6 Time Bracelet Winner


      • #4
        Interesting hand, it played out like a common cash game scenario.

        I think the river is a fold, and it sounded like DN even reasoned it should be a fold but then called anyway. Normally when you check back the turn it may induce bluffs and you should call the river with bluff catchers, but I'll explain why I think this situation is different.

        First off when EK check/calls the flop, he's not likely to be floating air out of position very often, so his range is largely 4x, 8x, pocket pairs, and draws. On the river he's not betting marginal made hands for a pot sized bet when the ace comes, so his range is polarized to busted draws and 4x+ (or maybe A8 two pair+). There are several reasons I don't think this is a bluff however:

        -Bet sizing. The larger bet (almost pot sized) is more in line with value bets than bluffs. If Daniel's going to fold, 260K would have been plenty to get the job done, no need to bet 460K.

        -Ranging. When DN checks back the turn, his range consists of a lot of big ace combos. Which means that river card hits DN's range frequently and makes him a hand that won't fold... this should lean EK towards expecting a call.

        -Daniel's reputation. DN's a bit known for making light calls in spots like this, EK knows he's never folding an ace if he hit it. Hence a pot sized value bet, and a bluff in this spot would be bad.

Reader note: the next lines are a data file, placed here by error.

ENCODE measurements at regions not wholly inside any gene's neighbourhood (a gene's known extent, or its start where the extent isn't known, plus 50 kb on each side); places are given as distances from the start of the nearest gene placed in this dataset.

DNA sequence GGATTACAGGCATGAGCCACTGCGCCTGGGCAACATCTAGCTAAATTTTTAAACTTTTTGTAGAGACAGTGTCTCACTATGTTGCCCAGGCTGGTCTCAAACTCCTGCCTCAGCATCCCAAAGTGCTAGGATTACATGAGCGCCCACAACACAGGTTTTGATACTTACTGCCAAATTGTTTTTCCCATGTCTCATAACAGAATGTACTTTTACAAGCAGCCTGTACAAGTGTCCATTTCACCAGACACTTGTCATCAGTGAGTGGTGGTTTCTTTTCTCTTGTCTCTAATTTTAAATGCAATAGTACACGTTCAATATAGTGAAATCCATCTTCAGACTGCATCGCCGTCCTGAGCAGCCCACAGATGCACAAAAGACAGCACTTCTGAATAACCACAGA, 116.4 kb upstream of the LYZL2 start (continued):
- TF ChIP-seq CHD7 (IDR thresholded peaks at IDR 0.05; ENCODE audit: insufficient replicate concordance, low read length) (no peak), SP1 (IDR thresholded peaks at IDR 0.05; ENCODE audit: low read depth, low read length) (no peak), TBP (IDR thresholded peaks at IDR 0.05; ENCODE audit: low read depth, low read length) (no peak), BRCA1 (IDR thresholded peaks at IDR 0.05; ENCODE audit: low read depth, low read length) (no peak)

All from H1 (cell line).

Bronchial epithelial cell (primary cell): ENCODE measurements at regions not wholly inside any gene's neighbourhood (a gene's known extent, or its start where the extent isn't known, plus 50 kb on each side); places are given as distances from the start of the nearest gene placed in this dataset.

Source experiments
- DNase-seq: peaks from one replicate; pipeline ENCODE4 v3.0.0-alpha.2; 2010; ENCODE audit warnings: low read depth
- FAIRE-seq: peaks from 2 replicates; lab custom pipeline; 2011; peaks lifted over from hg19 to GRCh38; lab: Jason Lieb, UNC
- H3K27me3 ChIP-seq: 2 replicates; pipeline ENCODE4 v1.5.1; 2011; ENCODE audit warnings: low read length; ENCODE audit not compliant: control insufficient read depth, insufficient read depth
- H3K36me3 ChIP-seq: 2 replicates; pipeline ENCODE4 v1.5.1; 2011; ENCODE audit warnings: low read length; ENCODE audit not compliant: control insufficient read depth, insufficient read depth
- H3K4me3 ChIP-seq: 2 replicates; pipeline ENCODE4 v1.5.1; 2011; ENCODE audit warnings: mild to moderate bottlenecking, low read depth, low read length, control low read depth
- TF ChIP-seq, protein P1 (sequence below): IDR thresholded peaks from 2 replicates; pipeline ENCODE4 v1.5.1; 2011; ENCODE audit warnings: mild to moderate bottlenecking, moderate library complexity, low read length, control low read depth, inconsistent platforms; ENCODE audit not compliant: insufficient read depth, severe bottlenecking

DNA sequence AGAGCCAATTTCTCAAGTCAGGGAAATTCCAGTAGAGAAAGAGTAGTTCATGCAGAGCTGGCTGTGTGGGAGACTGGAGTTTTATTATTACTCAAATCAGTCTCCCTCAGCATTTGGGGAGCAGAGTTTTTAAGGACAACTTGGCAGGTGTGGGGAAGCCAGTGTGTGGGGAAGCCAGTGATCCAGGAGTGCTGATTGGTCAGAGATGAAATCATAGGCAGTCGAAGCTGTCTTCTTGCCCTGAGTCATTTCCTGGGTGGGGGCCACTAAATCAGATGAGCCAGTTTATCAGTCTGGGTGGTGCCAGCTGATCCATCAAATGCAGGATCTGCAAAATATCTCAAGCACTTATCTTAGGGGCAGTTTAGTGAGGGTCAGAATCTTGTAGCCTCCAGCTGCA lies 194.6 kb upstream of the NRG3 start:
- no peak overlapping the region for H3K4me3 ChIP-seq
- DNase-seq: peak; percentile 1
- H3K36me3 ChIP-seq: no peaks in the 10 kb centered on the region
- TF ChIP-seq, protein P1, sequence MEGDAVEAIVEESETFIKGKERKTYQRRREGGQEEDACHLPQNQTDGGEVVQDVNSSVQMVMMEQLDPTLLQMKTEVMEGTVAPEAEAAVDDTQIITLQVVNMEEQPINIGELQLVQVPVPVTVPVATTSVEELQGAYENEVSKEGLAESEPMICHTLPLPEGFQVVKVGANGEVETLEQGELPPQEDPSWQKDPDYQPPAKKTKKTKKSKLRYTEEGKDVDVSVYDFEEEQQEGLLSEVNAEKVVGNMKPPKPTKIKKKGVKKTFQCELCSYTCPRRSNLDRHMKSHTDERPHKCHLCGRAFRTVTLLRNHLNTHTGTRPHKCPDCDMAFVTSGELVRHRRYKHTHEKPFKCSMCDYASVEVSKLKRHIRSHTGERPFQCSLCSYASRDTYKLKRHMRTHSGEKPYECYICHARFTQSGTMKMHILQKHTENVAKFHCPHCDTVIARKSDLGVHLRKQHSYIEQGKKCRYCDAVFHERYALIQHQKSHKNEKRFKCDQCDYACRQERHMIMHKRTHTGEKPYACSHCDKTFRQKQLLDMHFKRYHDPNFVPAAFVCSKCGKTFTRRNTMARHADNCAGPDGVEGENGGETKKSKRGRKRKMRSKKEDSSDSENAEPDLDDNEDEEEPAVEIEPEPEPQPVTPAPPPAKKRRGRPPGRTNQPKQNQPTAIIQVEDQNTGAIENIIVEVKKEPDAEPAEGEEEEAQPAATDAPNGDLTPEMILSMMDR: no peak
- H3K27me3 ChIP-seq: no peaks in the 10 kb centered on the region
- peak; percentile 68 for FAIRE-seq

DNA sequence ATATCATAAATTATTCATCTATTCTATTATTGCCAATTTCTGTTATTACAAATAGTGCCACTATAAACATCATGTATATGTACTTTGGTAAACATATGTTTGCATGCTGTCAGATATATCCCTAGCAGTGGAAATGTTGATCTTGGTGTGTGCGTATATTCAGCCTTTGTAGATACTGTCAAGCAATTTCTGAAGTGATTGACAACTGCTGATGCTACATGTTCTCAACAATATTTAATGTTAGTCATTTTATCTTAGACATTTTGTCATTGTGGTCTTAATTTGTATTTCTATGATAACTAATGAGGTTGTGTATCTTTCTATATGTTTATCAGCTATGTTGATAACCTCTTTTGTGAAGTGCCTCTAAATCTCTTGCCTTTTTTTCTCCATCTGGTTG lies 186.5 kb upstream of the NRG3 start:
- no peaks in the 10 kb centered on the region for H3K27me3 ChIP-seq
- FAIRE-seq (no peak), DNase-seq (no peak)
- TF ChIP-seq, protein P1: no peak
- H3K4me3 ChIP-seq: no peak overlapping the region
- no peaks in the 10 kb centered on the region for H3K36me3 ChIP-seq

-Recent history. This one was really easy to miss, but the announcer does give us past action at this final table with the following comment at the very end: "A Daniel Negreanu river call FINALLY backfires on him!" If, true to his reputation, DN has been making light river calls at this final table, then EK is even more likely to expect a call here.

        Everything points to this being a value bet, and since EK can reasonably put Daniel on a big ace given how the hand played, then EK's value bet must be able to beat AK. Since DN has worse than this, he should let it go.

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        • #5
          Personally I think a hand like this should never be considered out of context ... it's the sort of play almost nobody would make in a full ring game, checking the set on the flop, but of course in heads up raising DN would just have incited a fold. The turn check is interesting though. He's giving DN another chance to improve, making it more likely that he'll call a river bet, but this sort of play goes down a hundred times in a heads up match, and only knowledge of the opponent and of previous similar encounters can really inform your play here.
          That said, I would tend to fold. If he's got an Ace DN's 6 is as likely to be good as not; if he's got a 4 DN is out, and the strong bet on the river so resembles an amateurish steal that it doesn't really make sense to me to assume anything but the opposite.


          • #6

            I think- and this is why DN is at the top-imo- getting max value when you have it - and losing the least when you dont - is key--when EK calls quickly- DN slows down- and got to shodown relatively cheaply- compared to throwing out a big turn bet- and then committing himself to a even bigger call/bet on river-- these guys have a ton of info on each other- and Dn pretty much new he was either crushed or takin the pot down down- he said so much- yet paid off to see- All the numbers aside- human curiosity plays a huge part of poker-- imho-- and using the info you gain at one place- can pay off later-- call it ----------- life EV-------..